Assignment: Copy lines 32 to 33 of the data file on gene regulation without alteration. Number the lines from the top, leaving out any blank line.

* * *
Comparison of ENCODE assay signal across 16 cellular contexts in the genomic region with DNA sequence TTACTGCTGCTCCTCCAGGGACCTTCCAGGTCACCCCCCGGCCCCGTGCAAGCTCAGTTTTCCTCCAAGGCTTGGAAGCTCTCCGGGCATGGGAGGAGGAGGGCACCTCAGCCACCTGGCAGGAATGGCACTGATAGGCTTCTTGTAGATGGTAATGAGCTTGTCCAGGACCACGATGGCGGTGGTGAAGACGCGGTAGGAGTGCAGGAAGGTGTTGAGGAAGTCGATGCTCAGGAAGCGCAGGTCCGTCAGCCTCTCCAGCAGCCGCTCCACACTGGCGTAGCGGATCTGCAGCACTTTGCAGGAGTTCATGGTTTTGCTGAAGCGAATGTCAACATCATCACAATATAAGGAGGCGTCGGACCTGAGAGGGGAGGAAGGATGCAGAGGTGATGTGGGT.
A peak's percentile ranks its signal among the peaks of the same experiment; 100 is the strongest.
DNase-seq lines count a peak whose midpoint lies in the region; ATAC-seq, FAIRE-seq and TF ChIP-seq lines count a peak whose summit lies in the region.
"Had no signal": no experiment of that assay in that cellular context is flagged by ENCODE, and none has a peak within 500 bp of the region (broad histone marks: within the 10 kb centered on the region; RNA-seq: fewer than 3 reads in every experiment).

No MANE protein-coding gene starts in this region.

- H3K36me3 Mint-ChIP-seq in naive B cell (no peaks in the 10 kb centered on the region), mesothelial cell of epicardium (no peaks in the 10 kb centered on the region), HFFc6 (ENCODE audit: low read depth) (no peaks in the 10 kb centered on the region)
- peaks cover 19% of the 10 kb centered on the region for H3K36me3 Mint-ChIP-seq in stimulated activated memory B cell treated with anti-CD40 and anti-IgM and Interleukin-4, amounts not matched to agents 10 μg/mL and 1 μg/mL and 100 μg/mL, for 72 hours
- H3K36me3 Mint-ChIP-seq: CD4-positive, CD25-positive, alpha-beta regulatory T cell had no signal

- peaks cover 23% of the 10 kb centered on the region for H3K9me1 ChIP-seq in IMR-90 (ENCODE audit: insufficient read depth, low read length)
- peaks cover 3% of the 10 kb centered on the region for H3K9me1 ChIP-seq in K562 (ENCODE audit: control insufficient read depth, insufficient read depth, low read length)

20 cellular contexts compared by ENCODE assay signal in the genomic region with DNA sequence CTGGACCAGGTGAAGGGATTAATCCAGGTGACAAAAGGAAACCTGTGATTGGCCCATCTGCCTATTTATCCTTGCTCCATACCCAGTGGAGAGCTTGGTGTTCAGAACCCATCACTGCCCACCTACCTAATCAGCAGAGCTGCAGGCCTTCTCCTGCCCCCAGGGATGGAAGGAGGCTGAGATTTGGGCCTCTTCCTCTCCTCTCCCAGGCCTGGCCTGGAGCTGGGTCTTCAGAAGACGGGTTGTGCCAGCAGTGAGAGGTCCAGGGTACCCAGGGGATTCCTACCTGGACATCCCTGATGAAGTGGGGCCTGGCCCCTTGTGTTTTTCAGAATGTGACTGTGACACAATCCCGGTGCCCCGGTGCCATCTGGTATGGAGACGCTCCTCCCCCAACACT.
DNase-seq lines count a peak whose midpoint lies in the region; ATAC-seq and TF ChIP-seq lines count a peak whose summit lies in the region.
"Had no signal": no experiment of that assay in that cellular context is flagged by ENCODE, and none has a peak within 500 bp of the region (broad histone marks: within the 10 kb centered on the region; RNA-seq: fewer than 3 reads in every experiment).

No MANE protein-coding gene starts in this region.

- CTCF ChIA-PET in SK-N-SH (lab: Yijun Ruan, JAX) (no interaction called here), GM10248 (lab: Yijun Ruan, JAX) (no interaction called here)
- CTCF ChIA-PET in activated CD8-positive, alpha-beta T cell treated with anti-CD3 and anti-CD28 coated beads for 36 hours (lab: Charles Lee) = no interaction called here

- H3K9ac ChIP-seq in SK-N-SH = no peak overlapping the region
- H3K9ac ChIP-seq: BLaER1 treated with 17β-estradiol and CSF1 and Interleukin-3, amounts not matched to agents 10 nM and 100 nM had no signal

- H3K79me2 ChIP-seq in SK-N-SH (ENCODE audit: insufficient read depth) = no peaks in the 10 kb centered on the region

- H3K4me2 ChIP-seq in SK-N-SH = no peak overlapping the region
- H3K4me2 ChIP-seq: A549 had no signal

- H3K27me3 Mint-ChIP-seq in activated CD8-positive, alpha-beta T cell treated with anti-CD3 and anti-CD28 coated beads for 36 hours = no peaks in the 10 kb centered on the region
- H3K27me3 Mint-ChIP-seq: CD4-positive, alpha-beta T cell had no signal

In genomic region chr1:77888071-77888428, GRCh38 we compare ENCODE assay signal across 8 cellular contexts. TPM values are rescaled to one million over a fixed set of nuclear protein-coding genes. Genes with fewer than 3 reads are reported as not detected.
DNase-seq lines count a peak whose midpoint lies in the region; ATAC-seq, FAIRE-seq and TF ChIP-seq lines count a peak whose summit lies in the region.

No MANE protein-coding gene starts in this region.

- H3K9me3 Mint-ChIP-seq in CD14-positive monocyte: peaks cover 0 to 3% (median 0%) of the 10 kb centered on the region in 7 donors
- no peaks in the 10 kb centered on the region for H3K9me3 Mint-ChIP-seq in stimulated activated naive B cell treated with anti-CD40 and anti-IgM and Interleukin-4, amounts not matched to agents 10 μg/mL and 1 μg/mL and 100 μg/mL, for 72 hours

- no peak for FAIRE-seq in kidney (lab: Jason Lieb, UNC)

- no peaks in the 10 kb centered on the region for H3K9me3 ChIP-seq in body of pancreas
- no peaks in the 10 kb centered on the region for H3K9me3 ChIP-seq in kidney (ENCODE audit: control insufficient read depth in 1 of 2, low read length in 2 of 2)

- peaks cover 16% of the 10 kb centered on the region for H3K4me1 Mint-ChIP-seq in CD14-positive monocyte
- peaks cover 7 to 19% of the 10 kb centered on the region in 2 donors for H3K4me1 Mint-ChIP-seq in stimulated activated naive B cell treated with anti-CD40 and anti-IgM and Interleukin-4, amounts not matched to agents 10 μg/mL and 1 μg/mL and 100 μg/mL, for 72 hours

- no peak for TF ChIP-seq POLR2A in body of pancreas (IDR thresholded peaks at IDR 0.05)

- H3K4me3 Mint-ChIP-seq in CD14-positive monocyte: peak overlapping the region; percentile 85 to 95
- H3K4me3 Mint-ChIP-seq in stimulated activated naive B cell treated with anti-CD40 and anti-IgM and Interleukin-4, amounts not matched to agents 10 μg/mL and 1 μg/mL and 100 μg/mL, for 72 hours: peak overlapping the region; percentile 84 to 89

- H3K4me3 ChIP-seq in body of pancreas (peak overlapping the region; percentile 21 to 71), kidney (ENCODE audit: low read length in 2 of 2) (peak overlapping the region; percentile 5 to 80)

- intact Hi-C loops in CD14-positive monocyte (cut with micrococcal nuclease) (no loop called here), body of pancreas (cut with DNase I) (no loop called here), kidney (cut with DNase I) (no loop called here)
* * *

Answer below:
- peaks cover 16% of the 10 kb centered on the region for H3K4me1 Mint-ChIP-seq in CD14-positive monocyte
- peaks cover 7 to 19% of the 10 kb centered on the region in 2 donors for H3K4me1 Mint-ChIP-seq in stimulated activated naive B cell treated with anti-CD40 and anti-IgM and Interleukin-4, amounts not matched to agents 10 μg/mL and 1 μg/mL and 100 μg/mL, for 72 hours